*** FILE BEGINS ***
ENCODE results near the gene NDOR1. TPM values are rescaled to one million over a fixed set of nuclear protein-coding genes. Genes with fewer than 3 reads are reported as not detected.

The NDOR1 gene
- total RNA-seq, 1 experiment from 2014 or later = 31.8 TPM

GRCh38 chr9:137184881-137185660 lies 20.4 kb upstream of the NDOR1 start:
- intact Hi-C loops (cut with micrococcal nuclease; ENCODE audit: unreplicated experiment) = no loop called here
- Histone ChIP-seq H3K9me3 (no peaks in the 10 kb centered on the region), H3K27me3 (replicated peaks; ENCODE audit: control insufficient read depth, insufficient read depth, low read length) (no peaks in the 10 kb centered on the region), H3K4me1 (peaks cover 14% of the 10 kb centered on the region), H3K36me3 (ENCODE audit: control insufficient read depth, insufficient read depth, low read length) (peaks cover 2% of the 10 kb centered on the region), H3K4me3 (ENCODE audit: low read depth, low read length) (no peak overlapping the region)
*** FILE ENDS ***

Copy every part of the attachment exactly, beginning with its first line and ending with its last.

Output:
ENCODE results near the gene NDOR1. TPM values are rescaled to one million over a fixed set of nuclear protein-coding genes. Genes with fewer than 3 reads are reported as not detected.

The NDOR1 gene
- total RNA-seq, 1 experiment from 2014 or later = 31.8 TPM

GRCh38 chr9:137184881-137185660 lies 20.4 kb upstream of the NDOR1 start:
- intact Hi-C loops (cut with micrococcal nuclease; ENCODE audit: unreplicated experiment) = no loop called here
- Histone ChIP-seq H3K9me3 (no peaks in the 10 kb centered on the region), H3K27me3 (replicated peaks; ENCODE audit: control insufficient read depth, insufficient read depth, low read length) (no peaks in the 10 kb centered on the region), H3K4me1 (peaks cover 14% of the 10 kb centered on the region), H3K36me3 (ENCODE audit: control insufficient read depth, insufficient read depth, low read length) (peaks cover 2% of the 10 kb centered on the region), H3K4me3 (ENCODE audit: low read depth, low read length) (no peak overlapping the region)